Connecticut and Utah require a monetary threshold to be met before a conflict of interest violation becomes a felony. In these two states, the action must be either a first offense in which the financial benefit is $1,000 or more, or a second offense. In Utah, the violation also becomes a felony if the gain is more than $250 or the public official has been convicted twice previously for breaking a conflict of interest law.
In the remaining 46 states, only specifically defined conflicts of interest are categorized as felonies. In Ohio, it is a fourth-degree felony for public officials to authorize a public contract in which they, a member of their family or any of their business associates have an interest. In Alabama, it is a felony for a legislator to vote in a matter in which he or she has a financial interest.
Confidential Information. Public servants and elected officials often are privy to confidential information, including personal information about constituents. Citizens expect public officials to safeguard this information and not share it or use it to gain an unfair advantage. At least 11 states punish ethics violations relating to confidential information as felonies. Alabama, Arizona, Connecticut, Florida, Kentucky, North Dakota, South Carolina and Utah punish both the disclosure and misuse of confidential information. In Alabama, Arizona and Connecticut, both misuse and disclosure violations must be committed either intentionally or knowingly. Four states—Colorado, Indiana, Tennessee and Texas—punish the misuse, but not the disclosure, of confidential information.
Arizona, Connecticut, Utah, South Carolina and Kentucky limit confidentiality violations to those resulting in financial gain. South Carolina and Kentucky also include financial benefits to family members as grounds for conviction. In Florida and Kentucky, punishment results only.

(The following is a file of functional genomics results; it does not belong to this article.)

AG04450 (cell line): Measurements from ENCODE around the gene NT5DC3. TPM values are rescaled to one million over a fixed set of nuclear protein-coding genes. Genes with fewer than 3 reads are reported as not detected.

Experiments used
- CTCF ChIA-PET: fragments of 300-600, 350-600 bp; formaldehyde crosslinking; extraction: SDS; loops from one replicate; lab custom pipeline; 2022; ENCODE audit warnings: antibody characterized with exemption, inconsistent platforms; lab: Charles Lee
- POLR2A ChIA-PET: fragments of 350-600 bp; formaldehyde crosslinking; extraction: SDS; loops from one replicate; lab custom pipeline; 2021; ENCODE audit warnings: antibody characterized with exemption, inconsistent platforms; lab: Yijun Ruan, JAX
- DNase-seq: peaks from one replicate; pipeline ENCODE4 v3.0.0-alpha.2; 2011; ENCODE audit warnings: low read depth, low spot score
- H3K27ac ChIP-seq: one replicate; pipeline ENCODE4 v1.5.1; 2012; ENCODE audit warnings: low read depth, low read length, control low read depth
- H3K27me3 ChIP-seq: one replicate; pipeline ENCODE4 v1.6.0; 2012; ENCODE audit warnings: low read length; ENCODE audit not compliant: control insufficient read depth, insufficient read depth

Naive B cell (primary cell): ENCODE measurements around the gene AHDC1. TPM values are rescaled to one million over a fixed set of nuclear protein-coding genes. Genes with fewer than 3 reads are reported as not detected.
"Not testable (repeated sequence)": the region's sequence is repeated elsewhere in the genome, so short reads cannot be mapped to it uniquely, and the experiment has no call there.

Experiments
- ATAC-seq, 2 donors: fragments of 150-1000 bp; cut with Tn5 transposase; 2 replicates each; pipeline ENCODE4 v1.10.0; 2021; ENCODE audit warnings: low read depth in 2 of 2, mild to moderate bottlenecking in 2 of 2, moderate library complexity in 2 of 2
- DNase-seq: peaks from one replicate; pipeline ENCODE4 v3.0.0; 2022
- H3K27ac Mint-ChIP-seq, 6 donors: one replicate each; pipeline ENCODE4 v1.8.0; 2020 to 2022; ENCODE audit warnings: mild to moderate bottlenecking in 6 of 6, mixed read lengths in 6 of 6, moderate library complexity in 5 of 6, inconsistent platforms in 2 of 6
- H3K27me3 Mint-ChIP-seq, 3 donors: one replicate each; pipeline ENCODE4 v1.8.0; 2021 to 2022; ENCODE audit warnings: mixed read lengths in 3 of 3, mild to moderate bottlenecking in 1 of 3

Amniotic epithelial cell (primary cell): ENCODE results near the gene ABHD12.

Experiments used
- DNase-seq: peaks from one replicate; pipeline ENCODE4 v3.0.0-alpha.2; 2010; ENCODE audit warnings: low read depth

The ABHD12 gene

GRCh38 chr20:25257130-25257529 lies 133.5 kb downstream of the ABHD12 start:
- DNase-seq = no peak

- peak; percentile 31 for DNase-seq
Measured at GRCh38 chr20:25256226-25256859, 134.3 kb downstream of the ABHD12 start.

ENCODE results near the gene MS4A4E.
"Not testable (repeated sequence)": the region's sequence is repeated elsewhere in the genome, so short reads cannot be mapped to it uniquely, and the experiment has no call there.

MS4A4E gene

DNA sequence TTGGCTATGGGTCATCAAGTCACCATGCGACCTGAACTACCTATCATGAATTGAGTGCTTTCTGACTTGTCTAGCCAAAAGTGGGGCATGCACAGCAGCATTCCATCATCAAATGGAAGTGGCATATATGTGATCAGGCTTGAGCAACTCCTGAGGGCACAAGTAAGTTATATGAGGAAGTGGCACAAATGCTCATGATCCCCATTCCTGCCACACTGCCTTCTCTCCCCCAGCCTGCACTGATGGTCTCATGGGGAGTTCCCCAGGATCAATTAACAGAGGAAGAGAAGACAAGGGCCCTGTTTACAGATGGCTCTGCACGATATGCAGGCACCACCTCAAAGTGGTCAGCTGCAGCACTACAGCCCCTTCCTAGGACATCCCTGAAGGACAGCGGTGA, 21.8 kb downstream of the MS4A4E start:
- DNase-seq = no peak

when public servants obtain confidential information in their official capacities and then use the information inappropriately.
Enforcement. Nearly all ethics commissions have the power to investigate complaints, but only 29 commissions can prosecute criminal violations of state ethics laws. In some states, the commission can prosecute for ethics violations, but must refer cases to the appropriate prosecuting authority if the violation is also criminal. Four states—Florida, Michigan, Ohio and Oklahoma—prohibit the ethics commission from levying sanctions for violations. In cases where the ethics commission cannot prosecute, the commission often can issue a ruling, but then discretion is given to the attorney general’s office or inspector general to pursue further action.
Budget and staffing limitations can also affect a commission’s ability to enforce ethics laws. The Pennsylvania Ethics Commission takes in an average 350 complaints annually, but funding permits only five full-time investigators. Likewise, funding for the Colorado Independent Ethics Commission supports only one full-time position.